Screenwriter Spotlight: Winner Questionnaire: Nate Wilcoxen

Having troubles finding something to write about? Not satisfied with the content of your screenplay? Feel like you are out of screenplay ideas

By Chicago Screenplay Awards Dept.

Nate Wilcoxen

What’s your name and where are you from?

Nate Wilcoxen from Gurnee, IL.

What’s the title of your screenplay?


What’s the logline and how did you come up with the concept for your screenplay?

Logline: A border patrol agent is forced into a violent battle for survival when he secretly takes in the asylum-seeking young son of a cartel drug lord who possesses evidence of a murderous conspiracy between the cartel and the border patrol agent’s boss.

I developed the concept not long after the child separation policy was instituted on the southern border. Reading about this incredibly cruel and inhumane policy shook me to my core. So, I decided to approach the subject from the perspective of a border patrol agent at a crossroads in his life who was clearly at odds with the policy and the story took off running from that point.   

Tell us about your history as a screenwriter. Where did your journey begin?

I’ve been a storyteller and writer from an early age but my real journey into screenwriting began about ten years ago when my brother-in-law asked me to co-write his USC Film School thesis project with him. After that, I was hooked. I devoured every book on screenwriting I could get my hands on and began my journey. I slowly began to place in screenwriting contests and made some invaluable contacts that helped me hone my craft along the way.     

What motivates you to be a screenwriter or filmmaker?

I love telling stories and I love to entertain. But at the same time, I want my audience to walk away from one of scripts having felt that they just read something that moved them emotionally; something that they will carry with them beyond the final credits. Screenwriting is my way of making a positive impact on the world, one story at a time.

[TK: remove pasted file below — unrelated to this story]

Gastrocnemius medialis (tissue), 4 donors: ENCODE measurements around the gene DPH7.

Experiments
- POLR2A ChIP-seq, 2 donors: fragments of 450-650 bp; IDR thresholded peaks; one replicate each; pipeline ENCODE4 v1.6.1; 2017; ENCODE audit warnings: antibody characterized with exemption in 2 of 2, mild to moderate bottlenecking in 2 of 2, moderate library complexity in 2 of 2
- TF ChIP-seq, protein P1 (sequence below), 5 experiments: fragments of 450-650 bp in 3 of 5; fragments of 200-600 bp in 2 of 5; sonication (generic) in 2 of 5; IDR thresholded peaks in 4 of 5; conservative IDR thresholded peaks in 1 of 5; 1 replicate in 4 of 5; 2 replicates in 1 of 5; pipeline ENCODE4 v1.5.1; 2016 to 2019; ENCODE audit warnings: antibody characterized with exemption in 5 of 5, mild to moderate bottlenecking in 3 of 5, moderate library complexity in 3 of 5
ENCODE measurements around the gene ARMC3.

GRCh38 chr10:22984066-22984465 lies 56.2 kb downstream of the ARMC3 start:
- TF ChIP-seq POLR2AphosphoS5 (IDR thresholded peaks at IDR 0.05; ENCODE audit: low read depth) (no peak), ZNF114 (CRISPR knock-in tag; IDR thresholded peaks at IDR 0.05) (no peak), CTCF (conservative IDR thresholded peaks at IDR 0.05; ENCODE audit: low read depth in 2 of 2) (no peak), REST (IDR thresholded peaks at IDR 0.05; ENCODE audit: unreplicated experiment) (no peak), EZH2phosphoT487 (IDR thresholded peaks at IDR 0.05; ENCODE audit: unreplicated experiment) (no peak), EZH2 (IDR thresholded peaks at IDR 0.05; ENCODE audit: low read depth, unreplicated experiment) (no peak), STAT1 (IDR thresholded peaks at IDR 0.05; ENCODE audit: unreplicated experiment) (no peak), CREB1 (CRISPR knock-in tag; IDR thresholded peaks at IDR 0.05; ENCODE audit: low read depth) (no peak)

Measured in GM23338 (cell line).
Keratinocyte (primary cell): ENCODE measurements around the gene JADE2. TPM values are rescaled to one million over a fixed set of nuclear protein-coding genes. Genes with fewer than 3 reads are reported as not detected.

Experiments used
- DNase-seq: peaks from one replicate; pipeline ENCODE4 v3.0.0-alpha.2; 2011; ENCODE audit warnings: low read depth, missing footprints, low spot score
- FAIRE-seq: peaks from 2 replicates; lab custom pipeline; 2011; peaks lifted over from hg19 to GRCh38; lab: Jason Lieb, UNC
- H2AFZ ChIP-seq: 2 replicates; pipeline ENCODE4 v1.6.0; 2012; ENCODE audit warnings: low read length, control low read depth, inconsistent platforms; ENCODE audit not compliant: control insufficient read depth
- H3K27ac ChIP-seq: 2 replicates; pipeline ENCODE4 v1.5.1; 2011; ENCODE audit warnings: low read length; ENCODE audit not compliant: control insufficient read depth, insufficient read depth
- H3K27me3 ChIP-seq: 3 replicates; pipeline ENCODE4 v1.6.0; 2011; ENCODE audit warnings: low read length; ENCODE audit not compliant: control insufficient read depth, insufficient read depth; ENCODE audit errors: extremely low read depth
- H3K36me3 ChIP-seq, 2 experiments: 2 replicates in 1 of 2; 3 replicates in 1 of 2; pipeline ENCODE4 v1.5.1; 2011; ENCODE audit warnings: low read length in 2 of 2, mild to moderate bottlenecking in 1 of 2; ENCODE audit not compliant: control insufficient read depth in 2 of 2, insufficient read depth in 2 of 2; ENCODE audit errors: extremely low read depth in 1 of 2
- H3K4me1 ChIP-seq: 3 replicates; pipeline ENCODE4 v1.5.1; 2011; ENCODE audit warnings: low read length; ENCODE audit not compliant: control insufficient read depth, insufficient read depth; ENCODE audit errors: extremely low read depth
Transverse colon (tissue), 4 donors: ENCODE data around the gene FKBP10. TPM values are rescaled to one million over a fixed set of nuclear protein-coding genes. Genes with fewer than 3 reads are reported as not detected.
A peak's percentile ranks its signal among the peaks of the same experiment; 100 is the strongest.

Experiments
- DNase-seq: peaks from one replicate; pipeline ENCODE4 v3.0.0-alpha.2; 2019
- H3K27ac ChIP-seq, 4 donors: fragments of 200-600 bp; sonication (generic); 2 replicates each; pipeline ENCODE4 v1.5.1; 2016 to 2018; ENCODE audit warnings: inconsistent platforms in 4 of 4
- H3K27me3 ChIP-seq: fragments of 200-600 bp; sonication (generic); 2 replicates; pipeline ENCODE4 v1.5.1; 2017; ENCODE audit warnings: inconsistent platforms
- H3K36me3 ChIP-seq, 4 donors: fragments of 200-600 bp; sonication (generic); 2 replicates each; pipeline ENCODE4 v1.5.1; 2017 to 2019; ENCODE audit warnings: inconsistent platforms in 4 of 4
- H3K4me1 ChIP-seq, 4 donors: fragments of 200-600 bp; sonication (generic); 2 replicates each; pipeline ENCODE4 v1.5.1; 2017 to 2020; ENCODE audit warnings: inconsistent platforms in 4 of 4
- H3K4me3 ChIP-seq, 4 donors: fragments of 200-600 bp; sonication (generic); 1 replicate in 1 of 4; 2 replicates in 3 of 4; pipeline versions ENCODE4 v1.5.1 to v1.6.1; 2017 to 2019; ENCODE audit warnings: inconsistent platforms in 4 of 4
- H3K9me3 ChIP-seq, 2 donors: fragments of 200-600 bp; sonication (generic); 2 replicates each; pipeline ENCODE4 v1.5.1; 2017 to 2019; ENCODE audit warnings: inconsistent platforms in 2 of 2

What is the biggest challenge you have encountered as a screenwriter and filmmaker?

“Breaking in” has always been the major challenge but I embrace it because it makes me work harder and smarter with each project I undertake.

What’s the most important thing you want audiences to take away when watching your films or reading your screenplays.

You can always make a positive difference in someone’s life, no matter how small.

Ideally, where do you see yourself in 5 years?

Ideally, I see myself in five years as an established screenwriter who is sought out by the industry. 

What’s your favorite film of all time? If you can’t single out a film, give us your top 3.

That’s a tough one but I’m a huge Stephen King fan so I’d have to say my all-time favorite film is The Shawshank Redemption. The screenwriter, Frank Darabont, teaches an absolute master class on character development and character arc for two and a half hours straight in that film.

What’s your earliest favorite childhood movie?

The Lion King.  

Who’s your favorite cinema hero?

Indiana Jones.

Who’s your personal hero?

There are many but if I had to pick one in relation to my chosen career, I’d say Stephen King. His first book was rejected by 30 publishers but he kept on writing. He could have easily given up and moved on to something else but he refused to give up on his true passion in life. Over the ups and down in my career, I’ve often used this lesson in perseverance to drive me forward and never look back.           



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